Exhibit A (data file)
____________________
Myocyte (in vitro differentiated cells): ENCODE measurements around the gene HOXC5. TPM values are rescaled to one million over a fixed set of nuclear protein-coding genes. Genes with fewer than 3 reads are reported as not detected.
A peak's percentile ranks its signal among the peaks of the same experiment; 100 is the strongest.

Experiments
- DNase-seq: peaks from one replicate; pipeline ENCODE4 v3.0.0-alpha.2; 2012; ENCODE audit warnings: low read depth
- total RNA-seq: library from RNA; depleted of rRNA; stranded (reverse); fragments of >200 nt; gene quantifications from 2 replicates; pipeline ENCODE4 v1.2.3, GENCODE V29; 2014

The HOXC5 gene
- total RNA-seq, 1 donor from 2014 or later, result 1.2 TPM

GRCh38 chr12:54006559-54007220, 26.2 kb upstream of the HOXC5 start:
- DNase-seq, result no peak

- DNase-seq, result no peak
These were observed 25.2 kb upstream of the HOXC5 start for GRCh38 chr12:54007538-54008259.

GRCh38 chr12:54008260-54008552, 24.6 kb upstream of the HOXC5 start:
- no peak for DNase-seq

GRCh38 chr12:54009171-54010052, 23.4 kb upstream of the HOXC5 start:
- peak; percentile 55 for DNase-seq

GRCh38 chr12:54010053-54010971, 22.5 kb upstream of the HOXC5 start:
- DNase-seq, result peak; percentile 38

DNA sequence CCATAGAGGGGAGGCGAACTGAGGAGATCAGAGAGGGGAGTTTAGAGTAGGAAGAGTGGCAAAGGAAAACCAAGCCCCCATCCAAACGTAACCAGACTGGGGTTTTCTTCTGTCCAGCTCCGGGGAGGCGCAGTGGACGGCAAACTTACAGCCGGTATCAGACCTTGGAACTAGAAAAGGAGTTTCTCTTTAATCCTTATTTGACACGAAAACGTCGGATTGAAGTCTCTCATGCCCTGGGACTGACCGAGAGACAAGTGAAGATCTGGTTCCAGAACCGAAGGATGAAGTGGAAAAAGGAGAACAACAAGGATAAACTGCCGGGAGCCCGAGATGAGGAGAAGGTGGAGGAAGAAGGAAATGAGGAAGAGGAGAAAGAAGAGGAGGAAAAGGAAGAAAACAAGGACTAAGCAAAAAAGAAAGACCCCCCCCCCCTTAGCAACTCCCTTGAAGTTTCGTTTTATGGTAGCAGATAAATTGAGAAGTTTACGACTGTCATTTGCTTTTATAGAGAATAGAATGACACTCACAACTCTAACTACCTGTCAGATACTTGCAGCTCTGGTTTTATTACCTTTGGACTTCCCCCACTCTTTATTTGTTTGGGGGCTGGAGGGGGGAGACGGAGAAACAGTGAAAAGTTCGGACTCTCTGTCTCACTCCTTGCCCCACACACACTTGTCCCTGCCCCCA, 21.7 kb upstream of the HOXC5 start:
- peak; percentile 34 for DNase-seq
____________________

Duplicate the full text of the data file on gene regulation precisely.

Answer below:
Myocyte (in vitro differentiated cells): ENCODE measurements around the gene HOXC5. TPM values are rescaled to one million over a fixed set of nuclear protein-coding genes. Genes with fewer than 3 reads are reported as not detected.
A peak's percentile ranks its signal among the peaks of the same experiment; 100 is the strongest.

Experiments
- DNase-seq: peaks from one replicate; pipeline ENCODE4 v3.0.0-alpha.2; 2012; ENCODE audit warnings: low read depth
- total RNA-seq: library from RNA; depleted of rRNA; stranded (reverse); fragments of >200 nt; gene quantifications from 2 replicates; pipeline ENCODE4 v1.2.3, GENCODE V29; 2014

The HOXC5 gene
- total RNA-seq, 1 donor from 2014 or later, result 1.2 TPM

GRCh38 chr12:54006559-54007220, 26.2 kb upstream of the HOXC5 start:
- DNase-seq, result no peak

- DNase-seq, result no peak
These were observed 25.2 kb upstream of the HOXC5 start for GRCh38 chr12:54007538-54008259.

GRCh38 chr12:54008260-54008552, 24.6 kb upstream of the HOXC5 start:
- no peak for DNase-seq

GRCh38 chr12:54009171-54010052, 23.4 kb upstream of the HOXC5 start:
- peak; percentile 55 for DNase-seq

GRCh38 chr12:54010053-54010971, 22.5 kb upstream of the HOXC5 start:
- DNase-seq, result peak; percentile 38

DNA sequence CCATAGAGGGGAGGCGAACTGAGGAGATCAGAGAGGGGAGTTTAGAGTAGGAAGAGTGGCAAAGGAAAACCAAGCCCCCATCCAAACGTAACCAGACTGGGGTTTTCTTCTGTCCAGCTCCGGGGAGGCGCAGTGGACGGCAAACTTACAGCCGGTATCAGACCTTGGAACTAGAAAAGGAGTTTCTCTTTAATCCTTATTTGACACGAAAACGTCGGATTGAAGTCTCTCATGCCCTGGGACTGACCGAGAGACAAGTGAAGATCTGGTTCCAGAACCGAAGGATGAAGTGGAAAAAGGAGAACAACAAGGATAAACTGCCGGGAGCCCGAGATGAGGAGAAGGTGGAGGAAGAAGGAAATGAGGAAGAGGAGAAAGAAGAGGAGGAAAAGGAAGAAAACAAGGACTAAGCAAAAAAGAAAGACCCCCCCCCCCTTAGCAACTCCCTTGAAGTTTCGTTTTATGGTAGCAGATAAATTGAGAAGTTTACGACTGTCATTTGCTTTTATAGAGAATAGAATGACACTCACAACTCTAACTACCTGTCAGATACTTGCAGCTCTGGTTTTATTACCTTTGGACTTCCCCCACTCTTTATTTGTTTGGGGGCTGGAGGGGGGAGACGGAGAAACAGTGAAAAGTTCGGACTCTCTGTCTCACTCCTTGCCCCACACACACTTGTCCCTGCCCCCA, 21.7 kb upstream of the HOXC5 start:
- peak; percentile 34 for DNase-seq